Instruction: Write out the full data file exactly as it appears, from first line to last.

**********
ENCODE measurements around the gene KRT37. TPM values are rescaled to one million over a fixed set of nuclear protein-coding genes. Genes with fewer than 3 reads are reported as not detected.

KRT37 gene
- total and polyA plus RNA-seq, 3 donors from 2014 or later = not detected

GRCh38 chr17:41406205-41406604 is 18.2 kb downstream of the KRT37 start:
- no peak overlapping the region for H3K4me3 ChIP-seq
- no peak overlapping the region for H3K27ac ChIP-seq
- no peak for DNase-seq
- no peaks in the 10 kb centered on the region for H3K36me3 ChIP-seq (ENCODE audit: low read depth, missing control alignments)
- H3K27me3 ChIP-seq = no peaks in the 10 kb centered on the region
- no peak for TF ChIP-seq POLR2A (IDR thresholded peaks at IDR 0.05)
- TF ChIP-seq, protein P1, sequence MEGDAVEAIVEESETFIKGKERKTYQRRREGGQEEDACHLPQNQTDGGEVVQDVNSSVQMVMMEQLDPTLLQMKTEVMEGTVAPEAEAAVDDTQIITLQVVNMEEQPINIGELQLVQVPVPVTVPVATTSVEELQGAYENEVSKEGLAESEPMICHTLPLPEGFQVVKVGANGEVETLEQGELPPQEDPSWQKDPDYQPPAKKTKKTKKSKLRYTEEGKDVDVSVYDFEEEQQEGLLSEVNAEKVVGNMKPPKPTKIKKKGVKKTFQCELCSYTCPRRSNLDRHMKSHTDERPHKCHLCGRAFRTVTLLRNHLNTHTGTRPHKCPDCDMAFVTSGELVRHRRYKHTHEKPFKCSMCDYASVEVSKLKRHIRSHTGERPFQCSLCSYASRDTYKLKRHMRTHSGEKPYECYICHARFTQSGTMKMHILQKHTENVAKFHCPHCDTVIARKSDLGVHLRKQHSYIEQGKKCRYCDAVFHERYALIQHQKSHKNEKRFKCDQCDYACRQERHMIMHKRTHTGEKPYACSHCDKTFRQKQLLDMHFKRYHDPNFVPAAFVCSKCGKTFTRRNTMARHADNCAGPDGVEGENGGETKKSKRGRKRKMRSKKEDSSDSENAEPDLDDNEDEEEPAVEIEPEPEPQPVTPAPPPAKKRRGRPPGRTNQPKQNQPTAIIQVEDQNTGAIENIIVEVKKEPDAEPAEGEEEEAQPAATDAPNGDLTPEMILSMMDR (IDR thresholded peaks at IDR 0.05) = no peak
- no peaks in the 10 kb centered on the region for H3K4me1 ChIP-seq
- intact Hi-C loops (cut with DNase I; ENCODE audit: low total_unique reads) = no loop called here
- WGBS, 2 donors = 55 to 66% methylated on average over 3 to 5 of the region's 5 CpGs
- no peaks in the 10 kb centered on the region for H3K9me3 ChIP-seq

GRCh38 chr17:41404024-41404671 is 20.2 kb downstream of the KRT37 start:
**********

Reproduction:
ENCODE measurements around the gene KRT37. TPM values are rescaled to one million over a fixed set of nuclear protein-coding genes. Genes with fewer than 3 reads are reported as not detected.

KRT37 gene
- total and polyA plus RNA-seq, 3 donors from 2014 or later = not detected

GRCh38 chr17:41406205-41406604 is 18.2 kb downstream of the KRT37 start:
- no peak overlapping the region for H3K4me3 ChIP-seq
- no peak overlapping the region for H3K27ac ChIP-seq
- no peak for DNase-seq
- no peaks in the 10 kb centered on the region for H3K36me3 ChIP-seq (ENCODE audit: low read depth, missing control alignments)
- H3K27me3 ChIP-seq = no peaks in the 10 kb centered on the region
- no peak for TF ChIP-seq POLR2A (IDR thresholded peaks at IDR 0.05)
- TF ChIP-seq, protein P1, sequence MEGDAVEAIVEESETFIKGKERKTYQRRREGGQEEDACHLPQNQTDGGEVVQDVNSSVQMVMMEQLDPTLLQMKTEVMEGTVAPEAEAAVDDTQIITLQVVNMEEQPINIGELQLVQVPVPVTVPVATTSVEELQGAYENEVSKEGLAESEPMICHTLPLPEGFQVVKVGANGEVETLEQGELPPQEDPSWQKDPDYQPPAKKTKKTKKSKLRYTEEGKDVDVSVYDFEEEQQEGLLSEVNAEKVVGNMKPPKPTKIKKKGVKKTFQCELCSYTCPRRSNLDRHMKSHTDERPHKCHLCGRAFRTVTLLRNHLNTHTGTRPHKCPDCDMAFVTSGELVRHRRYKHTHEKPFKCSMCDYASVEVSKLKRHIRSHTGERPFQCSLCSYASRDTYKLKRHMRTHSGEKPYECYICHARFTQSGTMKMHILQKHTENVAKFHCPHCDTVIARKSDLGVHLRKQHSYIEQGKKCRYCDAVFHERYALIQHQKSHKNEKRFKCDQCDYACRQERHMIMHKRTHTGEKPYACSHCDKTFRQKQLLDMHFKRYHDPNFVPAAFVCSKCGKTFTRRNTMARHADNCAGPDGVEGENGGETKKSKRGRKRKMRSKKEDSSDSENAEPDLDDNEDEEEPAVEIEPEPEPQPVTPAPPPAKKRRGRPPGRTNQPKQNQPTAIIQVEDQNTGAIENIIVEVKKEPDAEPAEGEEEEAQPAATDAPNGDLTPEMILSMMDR (IDR thresholded peaks at IDR 0.05) = no peak
- no peaks in the 10 kb centered on the region for H3K4me1 ChIP-seq
- intact Hi-C loops (cut with DNase I; ENCODE audit: low total_unique reads) = no loop called here
- WGBS, 2 donors = 55 to 66% methylated on average over 3 to 5 of the region's 5 CpGs
- no peaks in the 10 kb centered on the region for H3K9me3 ChIP-seq

GRCh38 chr17:41404024-41404671 is 20.2 kb downstream of the KRT37 start: